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Tracking the Life Span of PV Power Systems

There are limited studies on the long-term performance and degradation of utility-scale photovoltaic power plants. Explore a comprehensive summary using a refreshed literature survey and systematic data analysis of power plants in operation for over five years.

To support the increase of photovoltaic (PV) power plant projects expected to have a 35-year or more life span, we have conducted a systematic analysis for predicting long-term performance degradation of PV power plants. Our research compiles a refreshed literature survey and analyzes data on PV power plants that have been in operations for five years or more.


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To support the increase of photovoltaic (PV) power plant projects expected to have a 35-year or more life span, we have conducted a systematic analysis for predicting long-term performance degradation of PV power plants. Our research compiles a refreshed literature survey and analyzes data on PV power plants that have been in operations for five years or more.


In 2010, our team developed a PV module test rig to monitor degradation of products several original equipment manufacturers (OEM) were introducing to the market. In 2011, we completed a survey of resources on the subject of performance degradation of PV systems (e.g., modules, inverters, transformers, etc.) with a specific focus on long-term performance of 25 years or more.

Our initial survey of articles about module power degradation pointed out the difficulty and complexity of predicting module performance over a long period of time, especially up to 25 years and beyond. However, with time, more understanding has been obtained and greater amounts of field data are available. For example, we have supported the development of more than 4 gigawatts of solar PV facilities since 2008, providing field degradation data that was not available when we published our initial survey of resources.

Long-term performance throughout the life of a PV plant was and remains an area of focus. Accurate prediction of performance degradation is especially important to determine risks and investment value. With project investors now considering the finances of PV power plants with a 35-year life span or more, accuracy of long-term performance degradations becomes even more vital.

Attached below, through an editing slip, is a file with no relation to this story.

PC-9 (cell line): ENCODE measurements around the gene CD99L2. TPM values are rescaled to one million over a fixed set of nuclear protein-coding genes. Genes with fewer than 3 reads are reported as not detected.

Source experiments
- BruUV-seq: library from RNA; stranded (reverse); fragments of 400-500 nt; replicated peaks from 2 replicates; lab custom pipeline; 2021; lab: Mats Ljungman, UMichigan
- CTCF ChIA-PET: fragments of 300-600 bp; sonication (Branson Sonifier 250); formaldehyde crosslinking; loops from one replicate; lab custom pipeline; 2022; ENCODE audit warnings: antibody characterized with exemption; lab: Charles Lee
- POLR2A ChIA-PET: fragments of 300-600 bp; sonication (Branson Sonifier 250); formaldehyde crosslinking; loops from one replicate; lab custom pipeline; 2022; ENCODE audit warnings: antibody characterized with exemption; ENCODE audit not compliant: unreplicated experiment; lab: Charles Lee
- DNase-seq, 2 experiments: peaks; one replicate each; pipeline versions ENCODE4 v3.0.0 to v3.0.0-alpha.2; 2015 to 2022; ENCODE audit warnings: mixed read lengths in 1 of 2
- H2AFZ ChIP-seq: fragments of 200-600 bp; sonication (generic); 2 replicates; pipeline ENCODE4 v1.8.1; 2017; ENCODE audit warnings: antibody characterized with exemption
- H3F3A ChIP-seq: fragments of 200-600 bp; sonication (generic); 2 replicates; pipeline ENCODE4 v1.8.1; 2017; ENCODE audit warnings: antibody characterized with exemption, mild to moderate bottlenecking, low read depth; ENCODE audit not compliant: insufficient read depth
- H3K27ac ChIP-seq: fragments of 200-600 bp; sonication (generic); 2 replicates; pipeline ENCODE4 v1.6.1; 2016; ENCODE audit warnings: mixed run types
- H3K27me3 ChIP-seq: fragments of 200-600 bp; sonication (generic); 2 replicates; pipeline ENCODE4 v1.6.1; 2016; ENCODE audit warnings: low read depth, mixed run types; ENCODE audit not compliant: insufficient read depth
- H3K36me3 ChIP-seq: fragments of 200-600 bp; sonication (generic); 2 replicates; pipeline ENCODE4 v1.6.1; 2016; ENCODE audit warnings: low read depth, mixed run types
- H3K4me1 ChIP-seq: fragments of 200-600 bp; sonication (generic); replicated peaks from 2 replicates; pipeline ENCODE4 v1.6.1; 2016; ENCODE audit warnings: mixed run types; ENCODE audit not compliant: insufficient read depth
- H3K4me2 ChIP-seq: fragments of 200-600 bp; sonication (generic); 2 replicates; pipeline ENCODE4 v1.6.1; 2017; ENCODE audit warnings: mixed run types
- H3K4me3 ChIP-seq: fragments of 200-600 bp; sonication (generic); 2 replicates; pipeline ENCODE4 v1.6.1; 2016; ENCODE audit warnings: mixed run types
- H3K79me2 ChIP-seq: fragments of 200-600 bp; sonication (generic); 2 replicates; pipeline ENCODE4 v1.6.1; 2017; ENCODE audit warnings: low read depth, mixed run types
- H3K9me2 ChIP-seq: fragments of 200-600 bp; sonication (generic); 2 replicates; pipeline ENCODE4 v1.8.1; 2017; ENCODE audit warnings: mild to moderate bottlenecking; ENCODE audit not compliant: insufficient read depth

PV module degradation testing and measurement

Causes of PV module power degradation

A 2014 International Energy Agency (IEA) studyi identified the main modes of PV module power degradation and the approximate timeline for each (Figure 1). The IEA data demonstrate how PV module power degradation is often a function of manufacturing quality and environmental conditions. Inconsistencies in manufacturing can produce variabilities in field performance. For early PV power projects, bad lots of modules came off the production line with flaws undetectable until after installation, resulting in unexpected performance. In 2010, one of the top-tier solar module manufacturers had to replace a large volume of modules due to a manufacturing “excursion” resulting in premature power loss.

Testing methods for module power degradation

There are two primary methods in use today for testing PV module power degradation: accelerated testing, and long-term site testing.

The International Electrotechnical Commission (IEC) developed a series of rigorous testing requirements for the qualification of solar modules in the mid-1990s. Module manufacturers failed a large percentage of these tests until 2010, when an influx of manufacturers entered the booming market. Accelerated tests are useful for demonstrating the reliability and durability of solar modules. However, these tests cannot simulate every field condition. So, while OEMs today may consistently report expected degradation rates that are significantly less than guaranteed values, these projections are largely based on extended environmental tests beyond IEC standards.

Test organizations, such as the National Renewable Energy Laboratory (NREL) and Sandia National Laboratory, express caution about overly optimistic views of OEM degradation data due to high variability in environmental conditions. For example, modules located at a site that has environmental extremes, such as wind, heat and humidity, are expected to have more degradation than a site that has fewer extremes. For these reasons, long-term site testing will yield the most reliable results.